Let’s break the show down. They went to Dandgures because it’s close to Third Man. Let’s break from the shoot ok? Arnold’s is close too. I’ve not been to Dandgures so I can’t make the call on which is the best. Though with meat and three, there's a good chance they are all the best. I’ll just say I’m thankful he didn’t go to Big Al’s because I don’t need the meat and three pearl of the city on television. 

City House is a fine choice. Southern tinge to new things. The top of the top of Nashville food chain I suppose is Catbird Seat. I’ve not dined there, I don’t have that kind of coin but I think he could have skipped it. Every major city has places that plate food in a small bowl with grass on it, in a purée of something pickled and a rock. Which I dig. I dig those kinds of meals. Don’t hear jealousy or derision. 

 

His hot chicken experience with the Mossharts seemed like everyone was nervous. The pain can be fun! It didn’t seem like anyone was having fun. Get Pat Martin. Get Sean Brock. Give each other shit. I’ve gone into Bolton’s before and seen a group of guys sweating buckets giving each other shit and closing their eyes unable to talk. That would have made good TV. The Mossharts were not into the heat.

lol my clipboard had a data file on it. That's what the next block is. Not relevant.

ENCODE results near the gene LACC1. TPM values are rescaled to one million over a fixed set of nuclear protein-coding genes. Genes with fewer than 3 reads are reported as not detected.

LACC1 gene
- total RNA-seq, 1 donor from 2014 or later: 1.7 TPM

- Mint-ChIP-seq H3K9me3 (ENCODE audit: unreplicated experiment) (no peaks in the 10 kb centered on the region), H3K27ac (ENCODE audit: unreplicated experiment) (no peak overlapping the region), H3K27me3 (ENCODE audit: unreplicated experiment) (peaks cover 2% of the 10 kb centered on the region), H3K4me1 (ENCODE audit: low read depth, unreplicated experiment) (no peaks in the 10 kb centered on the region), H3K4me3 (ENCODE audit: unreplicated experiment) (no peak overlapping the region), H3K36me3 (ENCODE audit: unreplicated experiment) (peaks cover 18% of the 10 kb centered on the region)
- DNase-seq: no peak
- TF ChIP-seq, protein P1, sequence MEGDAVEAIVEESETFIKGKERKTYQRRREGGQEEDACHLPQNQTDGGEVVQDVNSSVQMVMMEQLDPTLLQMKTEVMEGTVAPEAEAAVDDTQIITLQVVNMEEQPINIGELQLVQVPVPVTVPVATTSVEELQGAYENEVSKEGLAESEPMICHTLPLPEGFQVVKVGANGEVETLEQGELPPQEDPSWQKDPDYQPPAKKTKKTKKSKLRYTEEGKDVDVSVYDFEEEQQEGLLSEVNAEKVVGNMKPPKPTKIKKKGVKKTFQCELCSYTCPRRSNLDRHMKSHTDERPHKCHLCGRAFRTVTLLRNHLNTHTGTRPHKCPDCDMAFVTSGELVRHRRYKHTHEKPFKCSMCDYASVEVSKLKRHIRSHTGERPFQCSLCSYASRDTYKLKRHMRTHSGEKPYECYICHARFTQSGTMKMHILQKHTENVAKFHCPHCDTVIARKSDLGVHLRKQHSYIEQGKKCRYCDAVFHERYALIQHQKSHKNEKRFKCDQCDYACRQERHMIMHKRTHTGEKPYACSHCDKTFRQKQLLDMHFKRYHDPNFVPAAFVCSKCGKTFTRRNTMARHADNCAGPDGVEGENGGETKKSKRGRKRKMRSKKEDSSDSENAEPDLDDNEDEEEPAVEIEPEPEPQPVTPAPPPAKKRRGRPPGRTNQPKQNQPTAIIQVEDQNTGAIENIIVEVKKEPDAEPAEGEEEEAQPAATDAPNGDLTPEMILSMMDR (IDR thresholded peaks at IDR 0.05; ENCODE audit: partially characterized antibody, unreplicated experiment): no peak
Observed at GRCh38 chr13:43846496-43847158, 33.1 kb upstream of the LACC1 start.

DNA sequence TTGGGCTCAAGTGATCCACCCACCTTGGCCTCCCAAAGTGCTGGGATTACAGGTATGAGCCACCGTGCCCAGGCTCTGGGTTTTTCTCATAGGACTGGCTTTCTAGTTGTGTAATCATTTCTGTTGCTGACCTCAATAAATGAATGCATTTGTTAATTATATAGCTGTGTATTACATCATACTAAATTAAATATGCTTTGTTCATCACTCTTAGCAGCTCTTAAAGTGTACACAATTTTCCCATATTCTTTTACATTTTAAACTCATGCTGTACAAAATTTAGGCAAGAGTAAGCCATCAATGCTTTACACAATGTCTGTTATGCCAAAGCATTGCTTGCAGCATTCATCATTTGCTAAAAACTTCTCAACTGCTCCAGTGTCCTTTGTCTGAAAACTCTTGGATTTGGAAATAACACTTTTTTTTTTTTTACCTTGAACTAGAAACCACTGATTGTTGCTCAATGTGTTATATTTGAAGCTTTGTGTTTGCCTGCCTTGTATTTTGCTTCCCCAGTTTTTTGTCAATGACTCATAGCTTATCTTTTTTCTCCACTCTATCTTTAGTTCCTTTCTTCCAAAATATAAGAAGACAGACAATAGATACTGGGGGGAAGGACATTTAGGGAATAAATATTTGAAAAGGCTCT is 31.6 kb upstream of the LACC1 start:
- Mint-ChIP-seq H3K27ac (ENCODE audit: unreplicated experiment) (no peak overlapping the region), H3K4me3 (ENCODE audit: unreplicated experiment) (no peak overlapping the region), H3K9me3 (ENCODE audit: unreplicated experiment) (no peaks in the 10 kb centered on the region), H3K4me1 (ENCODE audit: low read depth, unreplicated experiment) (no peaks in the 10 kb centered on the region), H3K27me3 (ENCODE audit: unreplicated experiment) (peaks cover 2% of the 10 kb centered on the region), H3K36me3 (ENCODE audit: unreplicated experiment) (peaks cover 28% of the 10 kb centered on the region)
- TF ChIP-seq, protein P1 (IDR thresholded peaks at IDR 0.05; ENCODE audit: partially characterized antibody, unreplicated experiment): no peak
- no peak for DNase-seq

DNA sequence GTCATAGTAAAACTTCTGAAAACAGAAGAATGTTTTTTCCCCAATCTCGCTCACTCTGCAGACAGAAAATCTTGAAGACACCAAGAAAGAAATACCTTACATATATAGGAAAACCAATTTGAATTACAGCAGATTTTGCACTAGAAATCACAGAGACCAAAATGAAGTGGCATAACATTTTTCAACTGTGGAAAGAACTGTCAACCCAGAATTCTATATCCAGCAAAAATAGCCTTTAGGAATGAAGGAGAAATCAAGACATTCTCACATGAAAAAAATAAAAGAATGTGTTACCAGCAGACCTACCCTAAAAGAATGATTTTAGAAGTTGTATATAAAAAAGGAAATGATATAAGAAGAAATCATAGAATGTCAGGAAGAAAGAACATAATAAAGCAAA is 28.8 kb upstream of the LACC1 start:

In the subsequent Sichuan episode where Bourdain seeks to meltdown Eric Ripert’s mouth with Chinese dishes, this begs the question, “Is Nashville Hot Chicken hotter than Sichuan hot?” I get the aversion, my phrase is, “Hot Chicken is like chewing on a can of mace,” but I’m to believe it’s more flame throwing than eating Chinese Sichuan province hot noodles? Allison Mosshart did it right. The fish sandwich at Bolton’s is one of the greatest things I’ve ever eaten in town. It’s up there with Big Al’s Pork Chop and Theresa Mason’s Pozole. Full disclosure I am a medium at Hattie B's kind of guy at this point in my life. 

 

The guests? Sean Brock, Pat Martin, Tandy Wilson. That makes sense. Margo Price makes perfect sense. I’ve met Margo Price 3-4 times. She’s always pleasant. She never remembers me. She is as country as can be attained in 2019. 

The Kills are one of my favorite bands of the last 20 years. They perfectly prove that Nashville has changed. Mosshart reflects that when she was in punk bands  they would avoid Nashville. I remember the days still when tours would avoid Tennessee altogether. In 2005 Paul Westerberg was supposed to play Nashville. He had to cancel the show for poor ticket sales. He did play the New Daisy Theatre in Memphis that week. Why I didn’t go over there still mystifies me. Why I tried to have a band in a city that would let this happen mystifies me even more.

Seeing Mosshart and Hince on the show is better than him hanging out with Keith Urban and Sheryl Crow but something seems awkward about them hanging out in Nashville. I don’t know whose fault it is. 

When The Rolling Stones played here in 2016 they had Brad Paisley open for them. I really thought The Alabama Shakes would have been the no brainer move. But The Stones got Paisley. It made sense. That was like if they ate at the Loveless Cafe. They are 80 year old men right? I think it’s like this with a moving target. Paisley is too old, the Kills are too new. Nashville is a mess. Sometimes you have to pick the biscuits.